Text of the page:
Writers' pet peeves: asinine advertising
Advertising is a blight upon society. What’s so infuriating about advertising? Fundamentally, there’s nothing wrong with it; in a capitalist economy, it is a vital element of competition. My frustration is the result of the ever more invasive ads we all experience on a daily basis. Advertising dominates practically every medium of communication: television, magazines, the Internet, even my school mailbox. The only way to escape promotional material is to cut oneself off from as many forms of communication as possible. There are a lot of fun things you can do in solitude, but loneliness does tend to set in eventually.
Companies have turned to innovative means of getting their message to consumers in response to TiVo Syndrome: the consumer has evolved unprecedented discretion in what content actually reaches him or her. Are you a Jon Stewart fan with an early bedtime or an aversion to the mindless beer ads on Comedy Central? Good news: you can find clips of The Daily Show on the Internet at any time of day and circumvent the traditional ad spots between each segment to boot. In a scurrilous attempt to continue turning a profit, companies have decided to utilize guerilla advertising and product placement to replace obsolescent methods. Some companies have even turned to a particularly disgusting method: “body billboardz,” as the practice is described by BodyBillboardz.com. Some people have so little self respect that they are literally willing to sell their bodies to the highest bidder. The above Web site lists several clients who are willing to permanently tattoo corporate logos onto their bodies. If I want to opt out of this vulgar commercialism, I have to avoid contact with other people. As advertising and the concomitant consumerism insinuate their way into every aspect of life, they devaluate everything with which they come into contact.
Modern advertising techniques are insulting on several levels. Ploys such as the “body billboardz” and extensive merchandizing show that these companies don’t think of us human beings with value beyond the profits we represent. McDonald’s merchandise Web site uses the tagline “Clothes and accessories that let you…be yourself!” Apparently its target audience defines their identity based on paying to advertise for a multinational corporation. Advertisers have come to acknowledge in recent years that the public hates advertising, and they have shown with their new ads that they don’t care so long as we are exposed to their message and think about their product. There are entire campaigns of ads, especially on television, parodying other ads and trying to subvert the growing frustration with advertising.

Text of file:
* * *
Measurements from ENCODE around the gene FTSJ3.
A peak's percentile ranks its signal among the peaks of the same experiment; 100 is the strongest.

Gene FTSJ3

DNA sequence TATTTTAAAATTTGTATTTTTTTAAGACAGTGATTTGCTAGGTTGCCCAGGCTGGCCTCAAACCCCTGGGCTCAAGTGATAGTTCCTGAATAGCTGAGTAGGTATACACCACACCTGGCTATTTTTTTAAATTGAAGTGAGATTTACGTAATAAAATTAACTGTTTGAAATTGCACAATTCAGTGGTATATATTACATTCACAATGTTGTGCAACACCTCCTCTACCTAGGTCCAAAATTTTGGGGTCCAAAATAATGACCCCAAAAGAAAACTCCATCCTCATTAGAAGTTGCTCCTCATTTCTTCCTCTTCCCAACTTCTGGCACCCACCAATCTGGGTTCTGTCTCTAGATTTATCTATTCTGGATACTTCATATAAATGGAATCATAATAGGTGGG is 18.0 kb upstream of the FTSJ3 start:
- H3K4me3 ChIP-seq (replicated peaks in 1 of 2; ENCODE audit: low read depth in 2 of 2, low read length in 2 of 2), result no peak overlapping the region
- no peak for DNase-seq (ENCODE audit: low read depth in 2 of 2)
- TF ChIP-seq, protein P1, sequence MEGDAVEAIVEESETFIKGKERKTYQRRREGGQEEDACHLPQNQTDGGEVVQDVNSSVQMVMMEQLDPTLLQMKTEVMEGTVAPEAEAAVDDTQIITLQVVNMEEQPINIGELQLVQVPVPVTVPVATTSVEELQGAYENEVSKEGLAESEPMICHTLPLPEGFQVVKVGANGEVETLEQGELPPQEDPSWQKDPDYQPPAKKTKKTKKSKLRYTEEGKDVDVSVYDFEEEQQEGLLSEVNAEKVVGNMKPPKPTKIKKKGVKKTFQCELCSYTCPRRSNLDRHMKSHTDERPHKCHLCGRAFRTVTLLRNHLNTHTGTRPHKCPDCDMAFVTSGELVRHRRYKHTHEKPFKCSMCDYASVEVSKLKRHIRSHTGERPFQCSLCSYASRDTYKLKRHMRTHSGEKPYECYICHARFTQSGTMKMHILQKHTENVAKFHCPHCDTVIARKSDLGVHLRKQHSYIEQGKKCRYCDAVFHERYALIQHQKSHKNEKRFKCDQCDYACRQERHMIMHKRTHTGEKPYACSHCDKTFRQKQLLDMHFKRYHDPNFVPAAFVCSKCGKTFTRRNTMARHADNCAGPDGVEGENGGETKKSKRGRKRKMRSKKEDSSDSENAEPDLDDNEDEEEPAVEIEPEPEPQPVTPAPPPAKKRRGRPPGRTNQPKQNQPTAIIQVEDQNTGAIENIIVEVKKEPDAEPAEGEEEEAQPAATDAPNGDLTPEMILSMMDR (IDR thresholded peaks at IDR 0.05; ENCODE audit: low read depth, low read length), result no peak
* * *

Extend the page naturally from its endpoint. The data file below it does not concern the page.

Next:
“Sure, this ad is dumb,” the ad says to the consumer, “and you’re smart enough to understand how dumb it is. You’re also smart enough to buy our product.” They play into the post-modern disillusionment with commercialism and allow the audience to participate in that sentiment. Viewers and listeners feel good about themselves and their values, and they feel good about the product. Post-modern ads manipulate consumers just as effectively as traditional ads, but advertisers are dishonest about their intentions by pretending that they are somehow different from other attempts to attract our money.
As aggravating as the relentless barrage of advertisements is, it has done me an important service: it led me to reject consumerism. After years of wasting copious amounts of my parents’ money on Pokèmon, Star Wars and other merchandise, I finally realized that the desire advertising stirred in me wasn’t being filled by the things I bought. I came to hate shopping and to avoid anything based on a franchise. I stopped watching television and going to movies, and discovered that I enjoy doing things myself, with other human beings, rather than living vicariously through mass media. After putting up with advertising for so long, I finally saw that it was part of a greater culture that I didn’t enjoy. Having withdrawn from that culture, I found a lifestyle which is much more real, more life-affirming and more meaningful.
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